Murkowski Works to Improve Access to Rural Health Care For New & Expecting Moms

Introduces Bill To Provide Training For Medical Professionals, Build Upon New and Existing Innovations to End Rural Disparities in Maternal Health

U.S. Senator Lisa Murkowski (R-AK) recently joined U.S. Senator Tina Smith (D-MN) in introducing bipartisan legislation that would help ensure that new and expecting moms living in rural communities get the care they need.

More than half of rural counties nationwide lack hospitals with labor and birthing services, and the disparity in access to care and worse health outcomes disproportionally affects people of color. Rural counties with more Black residents are at greater risk of losing their labor and delivery services.

“The significant disparities that exist in U.S. maternal mortality between urban and rural populations is particularly worrisome in Alaska as the majority of our communities are remote or isolated. I’m proud to reintroduce this bill with Senator Smith, which expands access to care for women in rural areas, provides grant funding to improve maternal outcomes, and invests in better data collection and telehealth services to improve health care quality and access to care. Every expecting mother deserves the best care available for herself and her baby, regardless of where they live,” said Senator Murkowski.

“No matter where new and expecting moms live, they should be able to access quality health care. But right now, we know that too many women in rural areas don’t have a nearby hospital with birthing services,” said Senator Smith. “I’ve heard from Minnesotans who have to drive hours, sometimes in dangerous conditions like Minnesota blizzards, just to get to care at a hospital. In order to support all moms during this critical time in their families’ lives, we have to fix this problem.”

“The Senate Rural MOMS Act is an incredibly important piece of legislation for Alaska and rest of the United States.  Investment in maternal health is crucially important to women’s health and has far reaching impacts on child, family, and community health.  As a pediatrician, prenatal health is so important to me because healthy babies start with healthy pregnancies.  Additionally, supporting development of higher level obstetric care in rural Alaska will mean that pregnant women may not have to travel for many days for necessary appointments.  This will result in less time away from their other children, family, jobs, and community,” said Marah Gotcsik, MD.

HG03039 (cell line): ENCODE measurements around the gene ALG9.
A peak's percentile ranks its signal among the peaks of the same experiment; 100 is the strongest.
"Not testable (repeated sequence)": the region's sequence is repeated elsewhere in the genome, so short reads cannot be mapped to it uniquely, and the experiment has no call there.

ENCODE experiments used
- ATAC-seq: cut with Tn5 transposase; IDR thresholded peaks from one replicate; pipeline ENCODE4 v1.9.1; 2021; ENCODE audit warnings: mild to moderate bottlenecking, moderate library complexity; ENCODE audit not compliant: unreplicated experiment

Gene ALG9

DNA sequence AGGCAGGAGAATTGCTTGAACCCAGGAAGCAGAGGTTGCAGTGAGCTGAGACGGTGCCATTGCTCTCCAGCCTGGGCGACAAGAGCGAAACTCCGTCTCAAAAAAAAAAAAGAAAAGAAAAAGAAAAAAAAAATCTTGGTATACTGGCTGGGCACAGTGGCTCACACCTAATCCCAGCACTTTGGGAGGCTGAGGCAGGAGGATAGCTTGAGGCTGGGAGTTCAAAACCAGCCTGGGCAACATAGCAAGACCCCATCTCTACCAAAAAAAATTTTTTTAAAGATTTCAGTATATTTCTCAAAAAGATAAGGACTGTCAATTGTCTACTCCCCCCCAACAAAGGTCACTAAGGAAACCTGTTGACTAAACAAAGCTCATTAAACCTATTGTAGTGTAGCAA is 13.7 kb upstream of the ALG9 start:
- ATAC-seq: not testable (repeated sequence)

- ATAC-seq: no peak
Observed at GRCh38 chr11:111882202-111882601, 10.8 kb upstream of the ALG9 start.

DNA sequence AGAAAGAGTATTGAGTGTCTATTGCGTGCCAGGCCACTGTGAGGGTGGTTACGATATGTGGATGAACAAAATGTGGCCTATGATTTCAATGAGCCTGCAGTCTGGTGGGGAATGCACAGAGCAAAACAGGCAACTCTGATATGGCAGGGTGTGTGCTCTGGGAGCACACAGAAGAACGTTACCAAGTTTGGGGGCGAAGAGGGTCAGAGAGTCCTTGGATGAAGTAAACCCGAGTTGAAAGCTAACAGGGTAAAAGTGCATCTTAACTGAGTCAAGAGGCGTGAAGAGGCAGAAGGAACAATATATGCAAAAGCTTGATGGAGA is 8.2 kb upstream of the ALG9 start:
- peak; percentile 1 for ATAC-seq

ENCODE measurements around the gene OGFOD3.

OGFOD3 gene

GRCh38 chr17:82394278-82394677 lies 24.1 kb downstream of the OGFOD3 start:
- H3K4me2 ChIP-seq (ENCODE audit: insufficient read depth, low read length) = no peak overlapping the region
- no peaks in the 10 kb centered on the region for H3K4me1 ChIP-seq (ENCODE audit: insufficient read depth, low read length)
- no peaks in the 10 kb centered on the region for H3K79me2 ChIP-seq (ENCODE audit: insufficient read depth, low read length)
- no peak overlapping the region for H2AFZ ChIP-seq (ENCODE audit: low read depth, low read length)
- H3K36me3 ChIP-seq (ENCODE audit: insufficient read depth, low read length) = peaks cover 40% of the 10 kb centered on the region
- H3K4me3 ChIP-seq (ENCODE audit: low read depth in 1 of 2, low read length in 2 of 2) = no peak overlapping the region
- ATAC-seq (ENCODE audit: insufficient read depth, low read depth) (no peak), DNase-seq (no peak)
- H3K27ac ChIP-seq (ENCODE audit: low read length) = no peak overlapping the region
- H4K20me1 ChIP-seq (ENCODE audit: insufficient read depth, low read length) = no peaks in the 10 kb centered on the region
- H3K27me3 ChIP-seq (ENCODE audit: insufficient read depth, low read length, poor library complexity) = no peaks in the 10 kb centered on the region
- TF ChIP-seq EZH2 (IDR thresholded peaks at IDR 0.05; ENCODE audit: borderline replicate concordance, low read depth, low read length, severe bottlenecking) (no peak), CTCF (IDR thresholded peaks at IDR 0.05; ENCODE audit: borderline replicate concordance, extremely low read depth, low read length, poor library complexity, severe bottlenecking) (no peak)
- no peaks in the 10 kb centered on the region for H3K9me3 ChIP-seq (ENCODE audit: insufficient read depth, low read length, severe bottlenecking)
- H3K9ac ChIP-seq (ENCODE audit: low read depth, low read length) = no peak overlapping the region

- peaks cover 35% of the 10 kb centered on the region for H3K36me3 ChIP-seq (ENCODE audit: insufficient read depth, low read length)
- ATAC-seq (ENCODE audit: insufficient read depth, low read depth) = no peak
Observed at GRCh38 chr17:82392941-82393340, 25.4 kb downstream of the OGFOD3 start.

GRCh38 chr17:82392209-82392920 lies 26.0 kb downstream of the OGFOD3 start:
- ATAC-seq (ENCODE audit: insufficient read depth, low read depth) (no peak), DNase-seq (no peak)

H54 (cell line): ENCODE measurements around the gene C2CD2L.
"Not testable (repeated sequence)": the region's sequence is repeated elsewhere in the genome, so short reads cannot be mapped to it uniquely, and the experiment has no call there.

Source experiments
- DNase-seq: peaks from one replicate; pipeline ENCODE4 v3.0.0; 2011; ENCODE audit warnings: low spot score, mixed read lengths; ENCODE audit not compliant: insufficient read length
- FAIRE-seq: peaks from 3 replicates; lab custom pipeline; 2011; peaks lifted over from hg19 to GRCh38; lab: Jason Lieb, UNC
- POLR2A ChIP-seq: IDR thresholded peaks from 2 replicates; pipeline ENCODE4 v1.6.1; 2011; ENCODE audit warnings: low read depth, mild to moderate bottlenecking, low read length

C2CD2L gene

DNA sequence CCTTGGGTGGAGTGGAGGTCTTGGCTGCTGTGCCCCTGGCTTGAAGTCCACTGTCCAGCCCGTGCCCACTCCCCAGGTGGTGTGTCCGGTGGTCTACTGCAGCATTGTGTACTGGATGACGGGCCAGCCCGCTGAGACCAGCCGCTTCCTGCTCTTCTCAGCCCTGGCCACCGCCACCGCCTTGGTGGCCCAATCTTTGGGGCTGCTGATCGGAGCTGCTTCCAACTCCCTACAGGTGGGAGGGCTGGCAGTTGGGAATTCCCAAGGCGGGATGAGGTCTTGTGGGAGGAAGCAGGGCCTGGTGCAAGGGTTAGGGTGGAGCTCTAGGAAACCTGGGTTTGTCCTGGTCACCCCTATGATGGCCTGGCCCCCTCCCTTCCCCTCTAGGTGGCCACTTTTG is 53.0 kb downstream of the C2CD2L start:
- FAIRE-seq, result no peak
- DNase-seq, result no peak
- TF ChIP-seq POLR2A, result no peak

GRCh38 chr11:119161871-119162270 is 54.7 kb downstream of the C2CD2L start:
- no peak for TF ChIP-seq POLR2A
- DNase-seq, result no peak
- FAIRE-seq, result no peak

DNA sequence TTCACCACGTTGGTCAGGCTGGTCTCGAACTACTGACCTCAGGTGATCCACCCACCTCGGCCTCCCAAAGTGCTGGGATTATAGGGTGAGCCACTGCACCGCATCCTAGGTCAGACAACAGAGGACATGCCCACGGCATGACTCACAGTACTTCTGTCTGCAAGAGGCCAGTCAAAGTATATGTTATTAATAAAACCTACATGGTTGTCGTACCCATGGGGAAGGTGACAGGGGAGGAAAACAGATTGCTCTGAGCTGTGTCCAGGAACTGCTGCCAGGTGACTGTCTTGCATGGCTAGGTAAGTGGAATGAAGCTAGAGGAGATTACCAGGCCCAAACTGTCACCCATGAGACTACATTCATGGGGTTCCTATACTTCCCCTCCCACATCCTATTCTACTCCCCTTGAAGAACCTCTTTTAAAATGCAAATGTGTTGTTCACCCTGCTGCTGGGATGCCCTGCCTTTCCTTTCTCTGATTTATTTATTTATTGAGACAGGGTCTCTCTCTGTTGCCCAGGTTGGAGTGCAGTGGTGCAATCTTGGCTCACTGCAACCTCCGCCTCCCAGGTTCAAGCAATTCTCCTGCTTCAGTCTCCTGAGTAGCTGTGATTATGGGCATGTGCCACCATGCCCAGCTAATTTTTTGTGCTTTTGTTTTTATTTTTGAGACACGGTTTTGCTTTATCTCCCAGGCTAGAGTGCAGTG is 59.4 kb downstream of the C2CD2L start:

"Our state epitomizes the challenges of delivering high quality health care across vast geographic expanses, but we care about the health of every one of our mothers no matter where they make their homes.  The Rural MOMS Act seeks to understand the specific challenges of rural maternal care so programs and incentives are well designed to meet them effectively and with good stewardship.  Creative strategies that leverage tools like telehealth and strategic partnerships are a good investment in the reduction of disparities and healthy outcomes for all Alaska families,” said Dr. Lily Lou, past President of the Alaska Chapter of the American Academy of Pediatrics.

The Rural MOMS Act—first introduced by Senators Smith and Murkowski in 2019–would: 

  • Improve rural maternal and obstetric care data by directing the CDC to coordinate efforts with respect to maternal mortality and morbidity, to report on women’s health conditions according to sociocultural and geographic contexts, and to emphasize research on pregnancy-related deaths;
  • Award new rural obstetric network grants to establish regional innovation networks to improve maternal mortality and morbidity as well as birth outcomes;
  • Expand existing federal telehealth grant programs to include birth and postpartum services as part of telehealth networks and to allow federal funding to be used for ultrasound machines, fetal monitoring equipment, and other pregnancy-related technology;
  • Establish a new rural maternal and obstetric care training demonstration to support training for family medicine physicians, obstetricians, nurse practitioners, physician assistants, midwives, doulas, and other professionals to provide maternal care services in rural community-based settings; and
  • Report on maternal care in rural areas to identify the locations of gaps in maternity care, disparities in maternal health in rural areas by race and ethnicity, recommendations to standardize data collection on maternal mortality and morbidity, and activities to improve maternal care in rural areas.

This legislation is cosponsored by Sens. Angus King (I-ME), Joni Ernst (R-IA), Kirsten Gillibrand (D-NY), Debbie Stabenow (D-MI) and Ben Ray Luján (D-NM).

The Rural MOMS Act is endorsed by the Association of Maternal & Child Health Programs (AMCHP), Every Mother Counts, the American College of Obstetricians and Gynecologists (ACOG), the National Birth Equity Collaborative, March of Dimes, the Nurse-Family Partnership and the National Rural Health Association.

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